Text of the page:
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At that point, Dr. Tom asked the intervention specialist to talk. The specialist stated that he had been able to talk with Jerry's wife and did agree with Dr. Tom's assessment. He could not say any more, but felt that the group had come to Jerry's aid for the right reasons and this was the first case he has seen. He said that normally you see this with one parent doing this to children, but one adult can do this to another adult.

Jerry then said that the situation had gotten out of hand and he knew that his A1c was heading the wrong direction. He said that with the support group members that had worked with him, he should be able to bring his A1c back in line or at least under 7.0%. Dr. Tom said that under 7.5% would be great, but that it was possible. Jerry said this was not what he had wanted in his life, but that there was support for action when he needed it.

The specialist then spoke for another half an hour about interventions and how valuable they could be. As he concluded, he asked if James had anything to say. James stood and said no, other than to thank everyone that had helped in his intervention and the support group for forcing a few issues when he had thought to go back to denial. He even said his wife had worked to keep him away from denial. He finished by saying he felt better now that his diabetes was being managed and that his last A1c was 6.6% and hopefully would be less at the next one.

Tim then said that they doubted we could have two meetings this valuable again, but that our group was happy for the meetings and hopefully presented something of value that everyone would remember and use to manage their diabetes more effectively. The meeting ended then. Some left, but many wanted to talk to James and his wife, and to Jerry. Dr. Tom did call him away and the doctors did want to talk to him. Allen, Ben, and Barry saw to it that they were not interrupted and A.J needed to join them. It took about an hour for people to disperse.

September 20, 2014

Warning! Terminology Is Important

When a doctor or nurse asks you who is your emergency contact, do you know whom they are asking about – 1) the actual person to contact for an emergency, 2) the person who is authorized to speak for you near the end-of-life, or 3) the person authorized to make decisions for you and has a durable medical power of attorney.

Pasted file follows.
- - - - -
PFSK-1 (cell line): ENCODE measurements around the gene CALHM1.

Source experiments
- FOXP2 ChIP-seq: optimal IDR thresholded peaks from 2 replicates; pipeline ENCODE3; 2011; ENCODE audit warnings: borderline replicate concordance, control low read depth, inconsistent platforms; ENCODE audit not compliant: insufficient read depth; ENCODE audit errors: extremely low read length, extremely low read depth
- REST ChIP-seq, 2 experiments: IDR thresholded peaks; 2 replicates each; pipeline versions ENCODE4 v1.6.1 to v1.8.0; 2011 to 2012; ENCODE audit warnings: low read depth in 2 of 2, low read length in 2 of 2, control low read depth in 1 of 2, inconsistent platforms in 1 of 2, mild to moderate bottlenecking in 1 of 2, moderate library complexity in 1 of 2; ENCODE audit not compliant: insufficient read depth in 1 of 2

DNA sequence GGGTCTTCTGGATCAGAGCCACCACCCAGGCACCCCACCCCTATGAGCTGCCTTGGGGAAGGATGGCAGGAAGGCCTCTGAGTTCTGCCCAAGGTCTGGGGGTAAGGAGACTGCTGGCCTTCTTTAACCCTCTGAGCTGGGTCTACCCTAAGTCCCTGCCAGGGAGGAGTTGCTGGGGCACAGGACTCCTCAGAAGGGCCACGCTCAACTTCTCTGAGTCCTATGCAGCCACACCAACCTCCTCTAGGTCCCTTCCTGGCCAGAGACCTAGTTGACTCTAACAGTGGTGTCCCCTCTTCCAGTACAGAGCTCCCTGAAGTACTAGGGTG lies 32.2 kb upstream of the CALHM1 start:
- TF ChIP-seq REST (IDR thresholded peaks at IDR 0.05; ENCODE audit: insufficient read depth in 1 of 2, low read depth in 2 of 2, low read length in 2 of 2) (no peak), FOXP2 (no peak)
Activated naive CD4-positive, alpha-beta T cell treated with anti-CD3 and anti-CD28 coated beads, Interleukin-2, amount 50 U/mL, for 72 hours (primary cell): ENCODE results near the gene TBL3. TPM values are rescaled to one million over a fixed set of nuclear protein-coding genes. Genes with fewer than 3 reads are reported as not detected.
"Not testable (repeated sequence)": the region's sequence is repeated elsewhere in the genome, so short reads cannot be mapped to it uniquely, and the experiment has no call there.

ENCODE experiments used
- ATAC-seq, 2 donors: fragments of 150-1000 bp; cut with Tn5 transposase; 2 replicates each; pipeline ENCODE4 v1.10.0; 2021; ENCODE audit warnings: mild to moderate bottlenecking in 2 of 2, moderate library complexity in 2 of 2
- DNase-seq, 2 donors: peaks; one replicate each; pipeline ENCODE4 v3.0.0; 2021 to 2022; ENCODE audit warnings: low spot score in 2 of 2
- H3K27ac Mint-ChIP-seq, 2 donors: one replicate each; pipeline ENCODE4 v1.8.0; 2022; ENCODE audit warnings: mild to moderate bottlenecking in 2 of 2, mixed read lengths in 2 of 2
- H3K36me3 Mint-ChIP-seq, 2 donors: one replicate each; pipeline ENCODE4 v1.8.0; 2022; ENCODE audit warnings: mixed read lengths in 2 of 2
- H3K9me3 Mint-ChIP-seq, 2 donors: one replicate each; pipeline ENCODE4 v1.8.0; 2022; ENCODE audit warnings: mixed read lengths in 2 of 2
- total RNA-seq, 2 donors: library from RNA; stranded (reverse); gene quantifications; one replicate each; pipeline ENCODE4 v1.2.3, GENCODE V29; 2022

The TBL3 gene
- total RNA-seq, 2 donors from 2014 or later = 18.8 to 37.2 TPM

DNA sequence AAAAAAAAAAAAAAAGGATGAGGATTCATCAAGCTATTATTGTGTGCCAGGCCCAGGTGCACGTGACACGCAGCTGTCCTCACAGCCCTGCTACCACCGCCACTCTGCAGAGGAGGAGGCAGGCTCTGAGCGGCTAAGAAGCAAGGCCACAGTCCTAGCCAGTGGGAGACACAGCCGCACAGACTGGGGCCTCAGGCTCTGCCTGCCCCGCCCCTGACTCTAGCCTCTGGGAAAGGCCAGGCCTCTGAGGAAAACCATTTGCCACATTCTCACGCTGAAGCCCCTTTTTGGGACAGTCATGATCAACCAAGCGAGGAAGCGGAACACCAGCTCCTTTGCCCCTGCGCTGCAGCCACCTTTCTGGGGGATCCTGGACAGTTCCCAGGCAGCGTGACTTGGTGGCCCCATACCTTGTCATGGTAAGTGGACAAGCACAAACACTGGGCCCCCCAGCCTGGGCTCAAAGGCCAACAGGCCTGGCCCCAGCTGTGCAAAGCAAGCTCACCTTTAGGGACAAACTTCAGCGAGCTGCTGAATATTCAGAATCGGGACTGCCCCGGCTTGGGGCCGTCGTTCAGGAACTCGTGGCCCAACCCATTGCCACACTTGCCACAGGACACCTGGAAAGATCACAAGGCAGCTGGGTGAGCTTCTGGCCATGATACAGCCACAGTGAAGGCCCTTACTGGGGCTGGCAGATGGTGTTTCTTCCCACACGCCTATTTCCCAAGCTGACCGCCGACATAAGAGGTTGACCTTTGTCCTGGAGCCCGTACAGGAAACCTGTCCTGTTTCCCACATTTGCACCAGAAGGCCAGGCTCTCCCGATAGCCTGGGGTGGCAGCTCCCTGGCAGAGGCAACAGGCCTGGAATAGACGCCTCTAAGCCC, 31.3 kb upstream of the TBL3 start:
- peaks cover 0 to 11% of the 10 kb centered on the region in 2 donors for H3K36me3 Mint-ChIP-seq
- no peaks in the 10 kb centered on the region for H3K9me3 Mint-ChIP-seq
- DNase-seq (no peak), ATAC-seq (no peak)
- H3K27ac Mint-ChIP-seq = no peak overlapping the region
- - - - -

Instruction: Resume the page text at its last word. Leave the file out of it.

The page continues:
WARNING! Most medical providers and hospitals use the first one mistakenly. There is a difference in how these people may do things for you. The first person generally is the person that will contact the rest of the family and can make some minor decisions. Often this person is a spouse and often can fill all three roles.

Sometimes the spouse does not want the responsibility or is incapable of acting and the person in role 2 above is correct. This person can be a trusted friend, family member (an adult son or daughter), or other relative. The third role is the most difficult and most doctors and hospitals do not want to see this one and will often do their best to side step this person. Sometimes this person can also be an advocate for the patient and the medical profession will totally ignore this person serving in dual roles.

The point I am trying to make, don't count on your wishes being followed. I have seen this violated more often than I care to remember. It is violated by everyone from nurses to doctors, to hospital employees, to hospital administrators, and family members and this makes me sick.

Then to read about this study at the Henry Ford Hospital in Detroit added to my concerns. More than 95 percent of patients treated in an Emergency Department mistake their emergency contact as the designated medical decision maker for end-of-life care, according to a new study by Henry Ford Hospital in Detroit. The study is being presented Wednesday at the 20th International Congress on Palliative Care in Montreal.